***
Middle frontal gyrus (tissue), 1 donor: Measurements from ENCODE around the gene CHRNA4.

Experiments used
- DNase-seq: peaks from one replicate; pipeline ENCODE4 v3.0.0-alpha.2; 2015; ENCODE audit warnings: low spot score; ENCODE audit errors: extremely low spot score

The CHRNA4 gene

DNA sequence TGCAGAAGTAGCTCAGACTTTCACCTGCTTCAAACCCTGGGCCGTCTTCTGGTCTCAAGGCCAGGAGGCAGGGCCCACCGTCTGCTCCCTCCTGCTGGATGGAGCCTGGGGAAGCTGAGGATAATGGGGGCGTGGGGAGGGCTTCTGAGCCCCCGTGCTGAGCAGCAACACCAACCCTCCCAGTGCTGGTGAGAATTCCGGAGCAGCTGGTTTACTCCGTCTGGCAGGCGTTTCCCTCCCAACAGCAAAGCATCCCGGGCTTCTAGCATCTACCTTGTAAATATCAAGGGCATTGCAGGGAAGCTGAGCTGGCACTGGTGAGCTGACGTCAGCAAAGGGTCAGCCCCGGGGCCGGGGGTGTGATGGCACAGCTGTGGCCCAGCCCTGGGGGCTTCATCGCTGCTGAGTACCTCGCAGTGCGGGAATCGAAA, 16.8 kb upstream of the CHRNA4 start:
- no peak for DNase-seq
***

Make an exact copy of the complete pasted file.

Middle frontal gyrus (tissue), 1 donor: Measurements from ENCODE around the gene CHRNA4.

Experiments used
- DNase-seq: peaks from one replicate; pipeline ENCODE4 v3.0.0-alpha.2; 2015; ENCODE audit warnings: low spot score; ENCODE audit errors: extremely low spot score

The CHRNA4 gene

DNA sequence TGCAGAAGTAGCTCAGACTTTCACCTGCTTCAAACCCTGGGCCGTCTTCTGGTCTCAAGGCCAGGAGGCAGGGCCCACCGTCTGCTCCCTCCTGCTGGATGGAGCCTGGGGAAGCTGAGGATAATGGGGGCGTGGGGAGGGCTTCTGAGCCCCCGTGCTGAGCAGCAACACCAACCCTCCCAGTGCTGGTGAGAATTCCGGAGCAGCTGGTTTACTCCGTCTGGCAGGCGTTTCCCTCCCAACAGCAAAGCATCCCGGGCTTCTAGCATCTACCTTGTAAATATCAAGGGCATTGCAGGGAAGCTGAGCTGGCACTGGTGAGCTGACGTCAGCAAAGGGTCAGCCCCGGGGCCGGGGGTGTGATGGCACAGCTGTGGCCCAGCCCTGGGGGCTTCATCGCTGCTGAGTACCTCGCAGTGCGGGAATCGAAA, 16.8 kb upstream of the CHRNA4 start:
- no peak for DNase-seq